Perth/Maylands: WAA/ANA Hangar - 1931 & 1976

In 1928 West Australian Airways won the contract offered by the CAB to establish an air service between Perth and Adelaide using de Havilland D.H.66 Hercules aircraft. The D.H.66 was a huge aircraft for its day, and special hangars were constructed at Perth/Maylands, Adelaide/Parafield and Forrest, on the Nullarbor Plain, to house them. All of these hangars survive to this day (2008) and are among the oldest surviving hangars in Australia.

Hangar No 1 at Maylands was designed by architects Oldham Boas & Ednie-Brown and erected by Finlay and Stoneman. The framework of the hangar is Australian steel, clad with galvanised, corrugated iron, and measures 37 m long by 37.25 m wide. The curved roof trusses span 27.4 m. The hangar was modified in the 1940s for wartime requirements.

Maylands, situated on a loop of the Swan River, closed as an aerodrome in June 1963 and the site is currently a Police Reserve used by the Western Australian Police. Hangar 1 is still in use by the Police Academy as a workshop in support of Police driver training. The photo above was taken in 1976 and the Australian National Airways legend is still clearly visible. ANA took over the hangar in 1936 when WAA was absorbed into the newly-formed Australian National Airways. The tower on the hangar roof was a neon light beacon, used to identify the aerodrome at night.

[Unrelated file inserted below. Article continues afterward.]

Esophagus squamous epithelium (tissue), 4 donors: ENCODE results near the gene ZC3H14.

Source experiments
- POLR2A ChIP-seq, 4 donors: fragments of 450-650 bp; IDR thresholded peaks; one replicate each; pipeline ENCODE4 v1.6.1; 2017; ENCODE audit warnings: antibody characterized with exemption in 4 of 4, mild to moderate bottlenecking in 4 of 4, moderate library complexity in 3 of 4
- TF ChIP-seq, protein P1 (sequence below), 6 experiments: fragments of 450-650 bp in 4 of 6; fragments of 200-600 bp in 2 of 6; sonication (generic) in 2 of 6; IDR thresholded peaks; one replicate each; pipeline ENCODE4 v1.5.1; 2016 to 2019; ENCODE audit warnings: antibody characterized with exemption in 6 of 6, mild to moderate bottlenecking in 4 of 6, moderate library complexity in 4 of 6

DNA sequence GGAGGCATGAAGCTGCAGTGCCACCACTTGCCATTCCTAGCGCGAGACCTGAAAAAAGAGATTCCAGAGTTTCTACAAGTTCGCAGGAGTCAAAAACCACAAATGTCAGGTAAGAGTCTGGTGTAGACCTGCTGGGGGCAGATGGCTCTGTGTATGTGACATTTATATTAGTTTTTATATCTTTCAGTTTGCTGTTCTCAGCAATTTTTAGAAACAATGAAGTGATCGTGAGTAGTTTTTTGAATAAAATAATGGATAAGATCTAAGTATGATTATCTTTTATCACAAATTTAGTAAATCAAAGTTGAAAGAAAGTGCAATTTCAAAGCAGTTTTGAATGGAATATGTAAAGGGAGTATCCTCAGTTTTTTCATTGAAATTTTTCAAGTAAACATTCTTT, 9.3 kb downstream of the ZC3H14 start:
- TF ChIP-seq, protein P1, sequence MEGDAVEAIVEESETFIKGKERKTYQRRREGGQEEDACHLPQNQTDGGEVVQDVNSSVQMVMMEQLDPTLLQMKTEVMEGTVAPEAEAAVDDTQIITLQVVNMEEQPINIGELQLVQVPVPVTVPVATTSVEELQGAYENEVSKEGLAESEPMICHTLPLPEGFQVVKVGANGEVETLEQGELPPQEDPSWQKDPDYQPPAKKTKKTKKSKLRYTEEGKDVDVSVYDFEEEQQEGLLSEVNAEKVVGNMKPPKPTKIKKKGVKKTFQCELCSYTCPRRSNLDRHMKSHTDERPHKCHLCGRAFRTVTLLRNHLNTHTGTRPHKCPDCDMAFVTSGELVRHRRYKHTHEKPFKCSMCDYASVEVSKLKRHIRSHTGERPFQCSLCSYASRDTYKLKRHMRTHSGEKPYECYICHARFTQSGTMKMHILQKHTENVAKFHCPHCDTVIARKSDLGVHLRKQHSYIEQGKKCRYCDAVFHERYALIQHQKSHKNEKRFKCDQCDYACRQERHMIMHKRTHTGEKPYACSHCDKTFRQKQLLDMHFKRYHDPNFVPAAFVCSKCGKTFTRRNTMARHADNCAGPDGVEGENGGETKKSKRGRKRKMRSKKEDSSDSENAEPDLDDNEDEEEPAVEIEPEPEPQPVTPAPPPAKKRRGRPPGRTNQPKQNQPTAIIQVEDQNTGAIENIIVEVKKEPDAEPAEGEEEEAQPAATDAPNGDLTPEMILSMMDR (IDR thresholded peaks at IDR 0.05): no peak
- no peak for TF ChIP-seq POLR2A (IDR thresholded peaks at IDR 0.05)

The photo below shows the same hangar in 1931 when it was still occupied by WAA.


The aircraft in the photo above is Vickers Viastra II VH-UOM (cn 2) and was one of two imported from the UK by West Australian Airways in 1930-31, the other being the first-built, VH-UOO. A third Viastra VI was ordered but not accepted. VH-UOM was shipped to Fremantle, arriving on 29 September 1931. During assembly at Maylands it had a searchlight fitted for night landings.

In WAA airline service the Viastras had an unhappy career, suffering numerous engine failures, mostly caused by the gearing of their Bristol Jupiter XIs. Combinations of different Jupiter engine models and propellers, including 4 bladed propellers from RAAF Wapitis, were tested. Additionally, the leading edge wing slots caused problems. They were known at the time as Vickers 'Disasters'.

After a run of forced landings across the Nullabor Plain between Perth and Adelaide, VH-UOM's career came to an abrupt halt on 11 October 1933 when, soon after taking off from Maylands, a Jupiter engine seized and the wooden prop burst, resulting in a forced landing in a market garden in the Perth suburb of Redcliffe. The aircraft was being flown by veteran Captain Harry Baker with 11 passengers bound for Kalgoorlie and Adelaide. The aircraft was a complete write off but the hardy passengers set off again for Adelaide a few hours later in a D.H.66, with the same pilot, Harry 'Cannonball' Baker.

(Photos: Top-Grahame Higgs; Bottom-Geoff Goodall collection)

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